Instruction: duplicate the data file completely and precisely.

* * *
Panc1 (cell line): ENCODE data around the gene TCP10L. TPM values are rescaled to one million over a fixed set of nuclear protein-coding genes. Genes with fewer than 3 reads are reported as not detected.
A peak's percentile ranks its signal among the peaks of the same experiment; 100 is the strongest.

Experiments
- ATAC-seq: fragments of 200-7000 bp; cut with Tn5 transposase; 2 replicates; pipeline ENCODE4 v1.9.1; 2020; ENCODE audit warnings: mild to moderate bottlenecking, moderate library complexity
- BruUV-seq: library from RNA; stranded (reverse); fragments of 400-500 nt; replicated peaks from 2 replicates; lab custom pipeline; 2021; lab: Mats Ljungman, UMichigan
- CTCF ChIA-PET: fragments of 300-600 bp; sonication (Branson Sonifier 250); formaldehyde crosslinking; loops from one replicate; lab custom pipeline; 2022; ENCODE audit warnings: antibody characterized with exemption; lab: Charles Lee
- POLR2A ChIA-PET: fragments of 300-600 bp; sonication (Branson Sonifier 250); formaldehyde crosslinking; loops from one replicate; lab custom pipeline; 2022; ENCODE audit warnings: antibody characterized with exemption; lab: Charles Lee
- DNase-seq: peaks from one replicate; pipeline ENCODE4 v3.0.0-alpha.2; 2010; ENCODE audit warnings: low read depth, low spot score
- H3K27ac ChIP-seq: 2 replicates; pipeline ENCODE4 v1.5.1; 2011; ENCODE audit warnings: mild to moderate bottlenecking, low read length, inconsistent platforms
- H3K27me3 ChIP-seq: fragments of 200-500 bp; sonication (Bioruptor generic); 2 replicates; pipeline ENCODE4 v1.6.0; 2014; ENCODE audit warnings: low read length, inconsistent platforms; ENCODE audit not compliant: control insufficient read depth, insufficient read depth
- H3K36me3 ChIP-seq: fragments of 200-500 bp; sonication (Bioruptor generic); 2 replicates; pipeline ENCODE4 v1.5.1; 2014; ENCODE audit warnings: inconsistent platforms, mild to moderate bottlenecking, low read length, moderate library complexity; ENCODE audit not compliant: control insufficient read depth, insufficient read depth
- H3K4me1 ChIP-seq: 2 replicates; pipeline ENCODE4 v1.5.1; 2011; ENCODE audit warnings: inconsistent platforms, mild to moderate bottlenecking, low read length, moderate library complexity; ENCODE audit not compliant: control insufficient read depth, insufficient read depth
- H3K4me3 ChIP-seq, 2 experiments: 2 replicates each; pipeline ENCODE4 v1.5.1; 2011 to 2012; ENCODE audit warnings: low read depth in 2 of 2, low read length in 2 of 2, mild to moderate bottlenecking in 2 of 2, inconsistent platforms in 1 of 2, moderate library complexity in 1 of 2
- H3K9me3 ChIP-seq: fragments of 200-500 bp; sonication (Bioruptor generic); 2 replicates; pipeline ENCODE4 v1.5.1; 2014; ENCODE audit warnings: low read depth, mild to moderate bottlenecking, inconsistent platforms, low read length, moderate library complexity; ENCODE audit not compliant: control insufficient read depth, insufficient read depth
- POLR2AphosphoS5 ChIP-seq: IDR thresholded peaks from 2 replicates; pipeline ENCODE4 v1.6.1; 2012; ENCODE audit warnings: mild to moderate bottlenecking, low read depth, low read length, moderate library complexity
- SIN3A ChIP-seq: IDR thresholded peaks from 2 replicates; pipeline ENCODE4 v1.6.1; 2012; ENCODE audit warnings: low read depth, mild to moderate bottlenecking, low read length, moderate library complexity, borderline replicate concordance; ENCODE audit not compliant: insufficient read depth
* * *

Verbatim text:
Panc1 (cell line): ENCODE data around the gene TCP10L. TPM values are rescaled to one million over a fixed set of nuclear protein-coding genes. Genes with fewer than 3 reads are reported as not detected.
A peak's percentile ranks its signal among the peaks of the same experiment; 100 is the strongest.

Experiments
- ATAC-seq: fragments of 200-7000 bp; cut with Tn5 transposase; 2 replicates; pipeline ENCODE4 v1.9.1; 2020; ENCODE audit warnings: mild to moderate bottlenecking, moderate library complexity
- BruUV-seq: library from RNA; stranded (reverse); fragments of 400-500 nt; replicated peaks from 2 replicates; lab custom pipeline; 2021; lab: Mats Ljungman, UMichigan
- CTCF ChIA-PET: fragments of 300-600 bp; sonication (Branson Sonifier 250); formaldehyde crosslinking; loops from one replicate; lab custom pipeline; 2022; ENCODE audit warnings: antibody characterized with exemption; lab: Charles Lee
- POLR2A ChIA-PET: fragments of 300-600 bp; sonication (Branson Sonifier 250); formaldehyde crosslinking; loops from one replicate; lab custom pipeline; 2022; ENCODE audit warnings: antibody characterized with exemption; lab: Charles Lee
- DNase-seq: peaks from one replicate; pipeline ENCODE4 v3.0.0-alpha.2; 2010; ENCODE audit warnings: low read depth, low spot score
- H3K27ac ChIP-seq: 2 replicates; pipeline ENCODE4 v1.5.1; 2011; ENCODE audit warnings: mild to moderate bottlenecking, low read length, inconsistent platforms
- H3K27me3 ChIP-seq: fragments of 200-500 bp; sonication (Bioruptor generic); 2 replicates; pipeline ENCODE4 v1.6.0; 2014; ENCODE audit warnings: low read length, inconsistent platforms; ENCODE audit not compliant: control insufficient read depth, insufficient read depth
- H3K36me3 ChIP-seq: fragments of 200-500 bp; sonication (Bioruptor generic); 2 replicates; pipeline ENCODE4 v1.5.1; 2014; ENCODE audit warnings: inconsistent platforms, mild to moderate bottlenecking, low read length, moderate library complexity; ENCODE audit not compliant: control insufficient read depth, insufficient read depth
- H3K4me1 ChIP-seq: 2 replicates; pipeline ENCODE4 v1.5.1; 2011; ENCODE audit warnings: inconsistent platforms, mild to moderate bottlenecking, low read length, moderate library complexity; ENCODE audit not compliant: control insufficient read depth, insufficient read depth
- H3K4me3 ChIP-seq, 2 experiments: 2 replicates each; pipeline ENCODE4 v1.5.1; 2011 to 2012; ENCODE audit warnings: low read depth in 2 of 2, low read length in 2 of 2, mild to moderate bottlenecking in 2 of 2, inconsistent platforms in 1 of 2, moderate library complexity in 1 of 2
- H3K9me3 ChIP-seq: fragments of 200-500 bp; sonication (Bioruptor generic); 2 replicates; pipeline ENCODE4 v1.5.1; 2014; ENCODE audit warnings: low read depth, mild to moderate bottlenecking, inconsistent platforms, low read length, moderate library complexity; ENCODE audit not compliant: control insufficient read depth, insufficient read depth
- POLR2AphosphoS5 ChIP-seq: IDR thresholded peaks from 2 replicates; pipeline ENCODE4 v1.6.1; 2012; ENCODE audit warnings: mild to moderate bottlenecking, low read depth, low read length, moderate library complexity
- SIN3A ChIP-seq: IDR thresholded peaks from 2 replicates; pipeline ENCODE4 v1.6.1; 2012; ENCODE audit warnings: low read depth, mild to moderate bottlenecking, low read length, moderate library complexity, borderline replicate concordance; ENCODE audit not compliant: insufficient read depth